Introducing Drake, a kind of ‘make for data’

Processing data can be a real a mess!

Here at Factual we’ve felt the pain of managing data workflows for a very long time. Here are just a few of the issues:

  • a multitude of steps, with complicated dependencies
  • code and input can change frequently – it’s tiring and error-prone to figure out what needs to be re-built
  • inputs scattered all over (home directories, NFS, HDFS, etc.), tough to maintain, tough to sustain repeatability

Paul Butler, a self-described Data Hacker, recently published an article called “Make for Data Scientists“, which explored the challenges of managing data processing work. Paul went on to explain why GNU Make could be a viable tool for easing this pain. He also pointed out some limitations with Make, for example the assumption that all data is local.

We were gladdened to read Paul’s article, because we’d been hard at work building an internal tool to help manage our data workflows. A defining goal was to end up with a kind of “Make for data”, but targeted squarely at the problems of managing data workflow.

Introducing ‘Drake’, a “Make for Data”

We call this tool Drake, and today we are excited to share Drake with the world, as an open source project. It is written in Clojure.

Drake is a text-based command line data workflow tool that organizes command execution around data and its dependencies. Data processing steps are defined along with their inputs and outputs.  It automatically resolves dependencies and provides a rich set of options for controlling the workflow. It supports multiple inputs and outputs and has HDFS support built-in.

We use Drake at Factual on various internal projects. It serves as a primary way to define, run, and manage data workflow. Some core benefits we’ve seen:
    • Non-programmers can run Drake and fully manage a workflow
    • Encourages repeatability of the overall data building process
    • Encourages consistent organization (e.g., where supporting scripts live, and how they’re run)
    • Precise control over steps (for more effective testing, debugging, etc.)
    • Unifies different tools in a single workflow (shell commands, Ruby, Python, Clojure, pushing data to production, etc.)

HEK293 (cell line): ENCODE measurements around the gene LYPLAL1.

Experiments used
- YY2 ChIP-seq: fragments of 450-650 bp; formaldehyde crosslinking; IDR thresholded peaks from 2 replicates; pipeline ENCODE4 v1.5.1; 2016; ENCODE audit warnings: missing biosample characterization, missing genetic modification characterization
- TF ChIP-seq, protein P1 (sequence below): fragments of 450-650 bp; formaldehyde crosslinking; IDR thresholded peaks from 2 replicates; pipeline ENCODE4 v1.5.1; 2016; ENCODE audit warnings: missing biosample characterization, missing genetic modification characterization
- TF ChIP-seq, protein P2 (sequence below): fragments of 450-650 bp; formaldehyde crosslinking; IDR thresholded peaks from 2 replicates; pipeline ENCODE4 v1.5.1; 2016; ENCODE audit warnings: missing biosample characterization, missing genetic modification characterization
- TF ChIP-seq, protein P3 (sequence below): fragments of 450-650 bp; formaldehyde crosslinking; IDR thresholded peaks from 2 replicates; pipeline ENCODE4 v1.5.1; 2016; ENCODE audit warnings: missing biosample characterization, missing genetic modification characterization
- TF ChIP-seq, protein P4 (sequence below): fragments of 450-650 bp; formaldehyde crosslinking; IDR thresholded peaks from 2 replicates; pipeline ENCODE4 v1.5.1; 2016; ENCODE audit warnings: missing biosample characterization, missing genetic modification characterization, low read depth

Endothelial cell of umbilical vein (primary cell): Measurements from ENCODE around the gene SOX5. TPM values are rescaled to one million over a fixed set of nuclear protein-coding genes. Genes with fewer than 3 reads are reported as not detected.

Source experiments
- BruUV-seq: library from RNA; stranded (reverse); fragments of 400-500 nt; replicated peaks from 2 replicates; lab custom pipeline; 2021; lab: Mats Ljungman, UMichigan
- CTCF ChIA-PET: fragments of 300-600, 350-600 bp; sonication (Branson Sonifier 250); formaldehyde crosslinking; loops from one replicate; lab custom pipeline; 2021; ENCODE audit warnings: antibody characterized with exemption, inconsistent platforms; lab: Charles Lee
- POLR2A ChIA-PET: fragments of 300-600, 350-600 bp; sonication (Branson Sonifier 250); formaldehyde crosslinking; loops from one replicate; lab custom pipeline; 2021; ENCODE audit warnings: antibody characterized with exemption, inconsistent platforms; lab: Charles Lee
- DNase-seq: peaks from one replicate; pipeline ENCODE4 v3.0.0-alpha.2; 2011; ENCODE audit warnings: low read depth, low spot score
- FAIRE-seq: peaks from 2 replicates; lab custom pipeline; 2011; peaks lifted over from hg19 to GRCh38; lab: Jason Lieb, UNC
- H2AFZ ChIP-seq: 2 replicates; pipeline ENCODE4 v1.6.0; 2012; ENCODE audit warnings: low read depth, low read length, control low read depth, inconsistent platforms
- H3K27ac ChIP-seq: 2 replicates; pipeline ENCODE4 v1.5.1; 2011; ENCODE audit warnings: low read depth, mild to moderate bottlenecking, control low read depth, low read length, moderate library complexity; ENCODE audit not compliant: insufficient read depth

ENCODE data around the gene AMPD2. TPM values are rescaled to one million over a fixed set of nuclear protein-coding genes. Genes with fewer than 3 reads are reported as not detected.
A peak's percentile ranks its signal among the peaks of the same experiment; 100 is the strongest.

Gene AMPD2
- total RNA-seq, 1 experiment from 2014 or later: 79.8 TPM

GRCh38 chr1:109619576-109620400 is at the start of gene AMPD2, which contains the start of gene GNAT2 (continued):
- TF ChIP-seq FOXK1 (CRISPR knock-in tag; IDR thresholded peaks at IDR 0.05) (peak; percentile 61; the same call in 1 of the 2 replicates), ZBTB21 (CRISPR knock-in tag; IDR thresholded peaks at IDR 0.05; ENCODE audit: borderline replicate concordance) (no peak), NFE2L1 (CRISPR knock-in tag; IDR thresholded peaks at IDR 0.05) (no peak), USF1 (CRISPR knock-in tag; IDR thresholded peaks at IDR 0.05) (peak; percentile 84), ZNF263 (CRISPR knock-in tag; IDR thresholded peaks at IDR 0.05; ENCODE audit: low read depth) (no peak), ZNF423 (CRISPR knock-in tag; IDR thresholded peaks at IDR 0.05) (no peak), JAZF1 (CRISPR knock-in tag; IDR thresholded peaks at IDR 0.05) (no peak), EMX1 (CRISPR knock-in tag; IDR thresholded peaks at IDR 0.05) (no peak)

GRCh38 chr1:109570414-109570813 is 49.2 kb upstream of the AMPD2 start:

Here’s a simple example of a Drake workflow file with three steps:

; Grabs us some data from the Internets
contracts.csv <-
  curl > $OUTPUT

; Filters out all but the evergreen contracts
evergreens.csv <- contracts.csv
  grep Evergreen $INPUT > $OUTPUT

; Saves a super fancy report
report.txt <- evergreens.csv 
  linecount = len(file("$[INPUT]").readlines())
  with open("$[OUTPUT]", "w") as f:
    f.write("File $[INPUT] has {0} lines.\n".format(linecount))

Items to the left of an arrow ( <- ) are output files, and to the right of an arrow are input files. Under the line specifying inputs and outputs is the body of the step, holding one ore more commands. The command(s) of a step are expected to handle the input(s) and produce the expected output(s). By default, Drake steps are written as bash commands.

Assuming we called this file workflow.d (what Drake expects by default), we’d kick off the entire workflow by simply running Drake in that directory:

$ drake

Drake will give us a preview and ask us to confirm we know what’s going on:

The following steps will be run, in order:
  1: contracts.csv <-  [missing output]
  2: evergreens.csv <- contracts.csv [projected timestamped]
  3: report.txt <- evergreens.csv [projected timestamped]
Confirm? [y/n]

By default, Drake will run all steps required to build all output files that are not up to date. But imagine we wanted to run our workflow only up to producing evergreens.csv, but no further. Easy:

$ drake evergreens.csv

The preview:

The following steps will be run, in order:
  1: contracts.csv <-  [missing output]
  2: evergreens.csv <- contracts.csv [projected timestamped]
Confirm? [y/n]

That’s a very simple example. To see a workflow that’s a bit more interesting, take a look at the “human-resources” workflow in Drake’s demos. There you’ll see a workflow that uses HDFS, contains inline Ruby, Python, and Clojure code, and deals with steps that have multiple inputs and produce multiple outputs. Diagramed, it looks like: